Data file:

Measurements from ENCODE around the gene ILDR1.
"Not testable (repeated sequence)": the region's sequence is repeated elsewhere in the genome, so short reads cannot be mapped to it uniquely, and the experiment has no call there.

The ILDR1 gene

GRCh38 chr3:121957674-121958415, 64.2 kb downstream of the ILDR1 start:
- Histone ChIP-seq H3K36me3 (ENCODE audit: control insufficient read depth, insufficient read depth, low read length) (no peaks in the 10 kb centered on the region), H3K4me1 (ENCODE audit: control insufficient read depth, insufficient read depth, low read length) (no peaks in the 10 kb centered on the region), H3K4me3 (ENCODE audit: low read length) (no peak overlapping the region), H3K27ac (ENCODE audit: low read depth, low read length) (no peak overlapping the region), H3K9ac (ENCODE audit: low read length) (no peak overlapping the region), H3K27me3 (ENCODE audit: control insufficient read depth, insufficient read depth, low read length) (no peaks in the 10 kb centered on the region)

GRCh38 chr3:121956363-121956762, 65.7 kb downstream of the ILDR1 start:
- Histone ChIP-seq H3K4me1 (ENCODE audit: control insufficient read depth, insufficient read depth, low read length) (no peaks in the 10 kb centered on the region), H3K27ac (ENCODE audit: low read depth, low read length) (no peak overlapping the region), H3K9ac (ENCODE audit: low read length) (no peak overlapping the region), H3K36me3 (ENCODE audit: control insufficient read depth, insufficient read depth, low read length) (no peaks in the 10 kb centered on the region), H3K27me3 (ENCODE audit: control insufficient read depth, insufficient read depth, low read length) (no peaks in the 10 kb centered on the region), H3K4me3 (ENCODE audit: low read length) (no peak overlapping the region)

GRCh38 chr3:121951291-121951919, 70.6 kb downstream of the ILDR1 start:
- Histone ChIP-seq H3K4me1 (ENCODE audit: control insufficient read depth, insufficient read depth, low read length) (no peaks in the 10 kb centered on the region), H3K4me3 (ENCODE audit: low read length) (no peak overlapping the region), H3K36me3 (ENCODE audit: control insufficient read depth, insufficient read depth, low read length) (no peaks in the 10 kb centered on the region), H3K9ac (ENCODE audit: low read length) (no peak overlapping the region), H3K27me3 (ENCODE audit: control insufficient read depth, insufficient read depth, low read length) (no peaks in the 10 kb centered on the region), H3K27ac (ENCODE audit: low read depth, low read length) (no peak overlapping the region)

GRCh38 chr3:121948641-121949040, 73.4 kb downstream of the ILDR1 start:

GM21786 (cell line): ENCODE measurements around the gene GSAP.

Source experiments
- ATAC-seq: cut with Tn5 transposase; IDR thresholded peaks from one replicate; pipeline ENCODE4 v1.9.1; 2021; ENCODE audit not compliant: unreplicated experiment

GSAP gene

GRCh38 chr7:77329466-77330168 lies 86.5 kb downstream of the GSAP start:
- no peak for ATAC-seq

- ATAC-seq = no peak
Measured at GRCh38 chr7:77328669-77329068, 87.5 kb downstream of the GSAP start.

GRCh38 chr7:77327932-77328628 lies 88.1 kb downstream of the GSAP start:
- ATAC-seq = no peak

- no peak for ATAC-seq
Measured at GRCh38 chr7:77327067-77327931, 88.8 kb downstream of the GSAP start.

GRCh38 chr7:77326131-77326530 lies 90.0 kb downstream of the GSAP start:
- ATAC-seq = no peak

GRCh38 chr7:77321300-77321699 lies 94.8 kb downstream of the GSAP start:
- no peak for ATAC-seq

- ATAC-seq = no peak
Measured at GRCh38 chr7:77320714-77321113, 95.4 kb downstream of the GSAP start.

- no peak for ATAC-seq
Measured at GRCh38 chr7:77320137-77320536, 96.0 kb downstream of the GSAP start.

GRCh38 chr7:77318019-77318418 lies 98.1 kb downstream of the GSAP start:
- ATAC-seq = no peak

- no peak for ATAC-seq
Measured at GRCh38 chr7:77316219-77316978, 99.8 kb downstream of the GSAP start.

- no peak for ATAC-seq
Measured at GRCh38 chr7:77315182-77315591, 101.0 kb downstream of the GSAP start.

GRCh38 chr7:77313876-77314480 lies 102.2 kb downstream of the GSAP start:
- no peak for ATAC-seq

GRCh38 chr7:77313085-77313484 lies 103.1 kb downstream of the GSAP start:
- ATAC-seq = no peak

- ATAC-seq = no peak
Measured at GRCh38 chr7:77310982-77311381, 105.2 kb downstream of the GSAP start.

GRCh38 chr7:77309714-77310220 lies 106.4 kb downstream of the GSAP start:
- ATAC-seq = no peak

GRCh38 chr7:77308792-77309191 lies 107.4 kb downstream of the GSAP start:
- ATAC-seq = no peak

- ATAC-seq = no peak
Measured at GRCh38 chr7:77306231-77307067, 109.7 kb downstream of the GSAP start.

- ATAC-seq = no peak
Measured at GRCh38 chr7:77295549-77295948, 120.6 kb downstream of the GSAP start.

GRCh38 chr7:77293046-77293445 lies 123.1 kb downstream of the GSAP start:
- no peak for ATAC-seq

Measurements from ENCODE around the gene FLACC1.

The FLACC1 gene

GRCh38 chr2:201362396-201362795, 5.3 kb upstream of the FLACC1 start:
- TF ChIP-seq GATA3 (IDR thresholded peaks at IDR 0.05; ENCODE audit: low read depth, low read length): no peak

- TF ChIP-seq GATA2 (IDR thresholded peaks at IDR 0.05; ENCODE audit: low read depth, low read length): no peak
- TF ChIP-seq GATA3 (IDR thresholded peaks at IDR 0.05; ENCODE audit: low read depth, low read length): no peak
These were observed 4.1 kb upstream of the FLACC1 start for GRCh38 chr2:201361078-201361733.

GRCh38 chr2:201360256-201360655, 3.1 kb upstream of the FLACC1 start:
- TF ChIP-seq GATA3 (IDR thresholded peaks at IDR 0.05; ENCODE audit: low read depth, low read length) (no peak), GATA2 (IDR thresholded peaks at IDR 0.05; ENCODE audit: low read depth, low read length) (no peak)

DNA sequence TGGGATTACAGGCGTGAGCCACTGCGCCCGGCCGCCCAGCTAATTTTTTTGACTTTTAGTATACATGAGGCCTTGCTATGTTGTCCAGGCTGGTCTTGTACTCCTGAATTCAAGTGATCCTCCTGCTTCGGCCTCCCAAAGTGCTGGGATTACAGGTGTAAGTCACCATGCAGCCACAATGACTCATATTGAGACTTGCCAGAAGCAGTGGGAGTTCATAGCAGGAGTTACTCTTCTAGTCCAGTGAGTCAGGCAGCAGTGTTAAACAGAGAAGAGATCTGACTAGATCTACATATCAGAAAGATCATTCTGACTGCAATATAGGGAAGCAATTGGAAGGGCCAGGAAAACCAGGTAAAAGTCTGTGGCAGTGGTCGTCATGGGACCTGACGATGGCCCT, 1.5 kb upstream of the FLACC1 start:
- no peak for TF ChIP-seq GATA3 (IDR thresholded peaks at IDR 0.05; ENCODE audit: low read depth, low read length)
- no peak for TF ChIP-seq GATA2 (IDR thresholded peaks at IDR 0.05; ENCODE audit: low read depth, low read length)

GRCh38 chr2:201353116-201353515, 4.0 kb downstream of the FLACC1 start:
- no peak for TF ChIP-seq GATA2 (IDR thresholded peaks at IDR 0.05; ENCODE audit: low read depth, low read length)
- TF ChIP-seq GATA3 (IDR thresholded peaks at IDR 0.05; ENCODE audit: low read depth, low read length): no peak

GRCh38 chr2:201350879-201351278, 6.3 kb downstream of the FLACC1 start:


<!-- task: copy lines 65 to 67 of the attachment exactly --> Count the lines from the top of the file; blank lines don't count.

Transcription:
GRCh38 chr2:201353116-201353515, 4.0 kb downstream of the FLACC1 start:
- no peak for TF ChIP-seq GATA2 (IDR thresholded peaks at IDR 0.05; ENCODE audit: low read depth, low read length)
- TF ChIP-seq GATA3 (IDR thresholded peaks at IDR 0.05; ENCODE audit: low read depth, low read length): no peak